Monday, January 01, 2007

No Turkey for New Year celebrations

Romania’s GDP in 2005 was about $182 billion with a real growth rate of 4%, while Bulgaria had $72 billion and 5.5% respectively. Both have just been admitted into the European Union (EU).

Turkey, which had applied for membership way way way before Romania and Bulgaria did, enjoyed $585 billion GDP (also in 2005) and a GDP real growth rate of 7.4%. It still can’t get into the EU.


  1. Sorry, Turkey. Wrong skin colour, wrong religion-lah.
    The Europeans who love to lecture everyone else on human rights and discrimination are practicing a very obvious and public case of racism here.

    On a more serious note, Turkey would logically have been an excellent choice to be the next EU member. It has a modern economy , its a secular and moderate Muslim country, a steadfast NATO ally of many years standing. Turkey had a fling with Fascism during WWII, but since then they have been the most loyal friend the West has had in East Asia.

    I actually think Turkey is really a far better example of a modern and moderate Muslim country than Bolehland.
    I spent part of a European trip in Istanbul once, it certainly has a much more open athmosphere compared to KL. Sure, there are many traditional Muslims in the population, but there is no sense of compulsion to conform, as there is in KL. The country is officially and legally a secular state. Majority of Muslim women wear modern western dress, especially in government offices.
    Most Turkish Muslims won't touch alcohol, but they are pretty relaxed about those who do, nobody's talking about caning them or throwing them into jail.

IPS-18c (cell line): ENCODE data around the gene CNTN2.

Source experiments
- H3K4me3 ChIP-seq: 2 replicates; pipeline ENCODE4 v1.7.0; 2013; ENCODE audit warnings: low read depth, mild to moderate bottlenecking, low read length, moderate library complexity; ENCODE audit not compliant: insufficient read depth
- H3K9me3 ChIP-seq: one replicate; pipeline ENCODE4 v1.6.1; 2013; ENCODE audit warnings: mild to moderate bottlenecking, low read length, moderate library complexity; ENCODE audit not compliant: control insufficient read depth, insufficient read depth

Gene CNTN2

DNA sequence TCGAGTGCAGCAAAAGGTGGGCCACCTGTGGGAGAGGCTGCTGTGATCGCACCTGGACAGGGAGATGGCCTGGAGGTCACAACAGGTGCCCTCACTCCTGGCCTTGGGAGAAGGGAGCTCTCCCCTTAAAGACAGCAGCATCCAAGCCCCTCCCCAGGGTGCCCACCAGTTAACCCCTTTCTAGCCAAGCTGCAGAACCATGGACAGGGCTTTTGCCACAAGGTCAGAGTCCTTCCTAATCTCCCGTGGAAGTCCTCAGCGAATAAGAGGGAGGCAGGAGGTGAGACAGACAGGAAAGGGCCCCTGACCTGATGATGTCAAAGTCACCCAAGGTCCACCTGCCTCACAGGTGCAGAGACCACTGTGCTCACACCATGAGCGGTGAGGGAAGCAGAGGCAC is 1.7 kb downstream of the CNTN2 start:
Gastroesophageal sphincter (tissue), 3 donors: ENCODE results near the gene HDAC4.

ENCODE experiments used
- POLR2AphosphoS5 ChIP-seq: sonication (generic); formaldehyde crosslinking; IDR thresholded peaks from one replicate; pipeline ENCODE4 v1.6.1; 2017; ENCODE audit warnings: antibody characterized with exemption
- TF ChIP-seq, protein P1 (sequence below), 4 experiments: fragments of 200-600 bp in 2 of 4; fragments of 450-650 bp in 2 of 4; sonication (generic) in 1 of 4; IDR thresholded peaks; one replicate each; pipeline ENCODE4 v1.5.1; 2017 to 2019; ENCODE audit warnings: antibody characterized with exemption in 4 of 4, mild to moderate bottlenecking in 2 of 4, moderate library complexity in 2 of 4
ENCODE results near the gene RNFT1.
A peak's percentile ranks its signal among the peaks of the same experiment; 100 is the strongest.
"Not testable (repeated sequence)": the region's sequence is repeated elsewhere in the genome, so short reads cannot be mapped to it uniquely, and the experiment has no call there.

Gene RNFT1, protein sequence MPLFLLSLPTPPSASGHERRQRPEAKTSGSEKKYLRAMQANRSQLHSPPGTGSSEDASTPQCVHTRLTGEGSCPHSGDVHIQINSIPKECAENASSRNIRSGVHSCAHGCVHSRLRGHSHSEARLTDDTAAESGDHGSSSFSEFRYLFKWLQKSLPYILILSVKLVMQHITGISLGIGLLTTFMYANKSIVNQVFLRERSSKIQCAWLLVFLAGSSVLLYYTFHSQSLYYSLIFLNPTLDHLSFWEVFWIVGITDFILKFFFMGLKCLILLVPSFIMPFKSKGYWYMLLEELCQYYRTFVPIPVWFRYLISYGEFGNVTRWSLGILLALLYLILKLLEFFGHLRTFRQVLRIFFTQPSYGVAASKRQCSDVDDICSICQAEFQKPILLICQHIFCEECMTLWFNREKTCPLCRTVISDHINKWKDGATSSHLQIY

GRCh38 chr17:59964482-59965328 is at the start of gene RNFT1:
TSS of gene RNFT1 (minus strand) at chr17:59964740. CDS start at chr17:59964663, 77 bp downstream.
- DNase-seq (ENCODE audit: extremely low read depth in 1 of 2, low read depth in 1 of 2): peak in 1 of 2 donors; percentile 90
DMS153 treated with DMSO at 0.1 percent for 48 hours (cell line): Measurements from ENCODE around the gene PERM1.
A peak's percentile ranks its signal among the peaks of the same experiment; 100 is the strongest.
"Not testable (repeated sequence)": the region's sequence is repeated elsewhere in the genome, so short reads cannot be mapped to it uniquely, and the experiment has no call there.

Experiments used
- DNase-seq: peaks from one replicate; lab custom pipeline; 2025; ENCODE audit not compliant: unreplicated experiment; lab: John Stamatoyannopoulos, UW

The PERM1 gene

The rural Turks are conservative in the sense of keeping to Islamic tradition rather than the Arab-exported radicalism which is common all over the world now, including Bolehland.

  2. Curious to know, what are the conditions/criteria to be used for EU admittance? Only GDP and growth rate? Can someone give the EU admittance 101?

  3. To join the EU, apart from sensible geographical cohesiveness, the country is required to possess institutions and laws guaranteeing democracy, the rule of law, human rights (including protection of minorities), and of course the existence of a viable market economy, which must be able to withstand competitive pressure within the EU.

    Essentially there are 3 conditions - political, economic and monetary.

    Yes, the EU has been very hypocritical – in rules of law and human rights it fails its own ‘freedom of speech’ claim, so frequently trumpeted during the Prophet Mohamed (pbuh) caricature issue, when it jailed Holocaust denier David Irving, just for questioning the concentration camps 'ovens'. That Holocaust denying is illegal in some EU countries is OK provided that illegality be accorded to other religion or ethnic sensitivities.

    As for human rights, I don't seee much difference between Turkey's records and those of Bulgaria, Romania and a few more of those former East European bloc nations.

    The EU is again using the Cyprus issue in the same double standard manner (a la the hypocrisy surrounding the jailing of crackpot David Irving).

    But what surprises me has been the strongest objections coming from Germany, a hitherto strong ally of Turkey, though of course the current German government is conservative right wing.


    The Turkish government's refusal to officially recognize the state of Cyprus, a current E.U. member State, is the greatest obstacle to Turkey's accession to the E.U. This issue alone is of great diplomatic concern because it paradoxically implies that Turkey does not fully recognize the side it is negotiating with.


    and pls do a bit of research on Cyprus before tokkok!

  5. kittykat46's observation that
    "The country is officially and legally a secular state....The rural Turks are conservative in the sense of keeping to Islamic tradition rather than the Arab-exported radicalism..." is precisely the same as for the Iranians before they dumped the Shah of Iran and set up an Islamic Republic in 1976.

  6. anon, read the NYT link that I have given.

    Turkey actually fought hard for reunification of Cyprus and was prepared to recognize the would be reunified Cyprus. The EU however wasn't helpful when it allowed only half of Cyprus to join and thus, further complicates matter.

  7. _earth, thanks - looks like anon is the one who ought to be reading up

    And anon, can you please point out where in my post or comments I have been racist?